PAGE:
• JarredWalton - Wednesday, October 30, 2013 - link

    Unlikely, sure -- I've updated the text while you were posting your comment. Anyway, the most likely route this would take is that Intel would charge a pretty healthy premium over TSMC and GlobalFoundries for their latest tech, so they would simply pass the risk over to the fabless companies. But if they can get enough money, why not? Reply
  • Kevin G - Wednesday, October 30, 2013 - link

    It boil down to long term cost benefit. If nVidia, Apple, Qualcomm etc. were to start using Intel's fabs, then it would be a PR nightmare for Intel's x86 designs. Effectively Intel would appear to throwing in the towel and their process lead advantage as a sign of defeat to ARM in the mobile space. This would happen regardless even if it was a good business move due to the premiums Intel could charge those customers. There is also danger in letting competitors get a foot hold with mobile designs as ARM server chips are on the horizon. Those would really eat into Intel's margins with the low end Xeon sales at risk. Antitrust regulators would also be watching to see if opening up to 3rd parties for mobile also translates to opening their fabs to ARM based server chips. Right now it is best to avoid these entanglements until it becomes absolutely clear that the market is going ot ARM. Reply
  • tviceman - Wednesday, October 30, 2013 - link

    That would be the only scenario in which it would happen - if Intel can make more money off running their fabs for competitors (AMD and Nvidia) than they forecast making in the next few years in mobile and HPC. Reply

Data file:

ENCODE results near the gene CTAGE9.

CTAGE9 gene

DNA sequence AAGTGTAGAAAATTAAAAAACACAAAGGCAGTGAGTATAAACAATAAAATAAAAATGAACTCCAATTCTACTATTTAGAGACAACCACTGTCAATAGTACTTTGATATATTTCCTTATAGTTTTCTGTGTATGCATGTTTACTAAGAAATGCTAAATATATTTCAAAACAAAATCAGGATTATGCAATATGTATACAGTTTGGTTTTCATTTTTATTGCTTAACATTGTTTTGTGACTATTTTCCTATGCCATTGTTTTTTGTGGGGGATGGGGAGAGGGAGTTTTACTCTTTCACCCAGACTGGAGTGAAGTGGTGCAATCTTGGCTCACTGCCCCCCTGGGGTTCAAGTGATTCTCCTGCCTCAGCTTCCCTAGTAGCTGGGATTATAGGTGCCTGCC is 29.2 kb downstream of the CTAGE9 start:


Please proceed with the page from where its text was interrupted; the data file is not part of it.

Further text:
• beginner99 - Wednesday, October 30, 2013 - link

    It's much more likely that NV or AMD GPUs would be made at Intel than say any ARM SOC. Why? Well because the ARM SOC would be directly in competition with Intels own Atom-based SOC. This will only happen on a lagging node if at all. However Intel does not care much about discrete GPUs so that seems more reasonable but also, lagging node eg. 22 nm and never ever 14 nm. Since intel 22nm is probably better than TSMC 20 nm in terms of leakage and performance and TSMC 20 nm will be bought up by Qualcomm and Apple it does seem possible but still, pretty unlikely. Reply
  • hodakaracer96 - Wednesday, October 30, 2013 - link

    but their GPU's are in direct compitetion with iris graphics. Mostly on the mobile side, but still, if intel gives discrete GPU's another bump they are just putting there integrated graphics that much further behind. Reply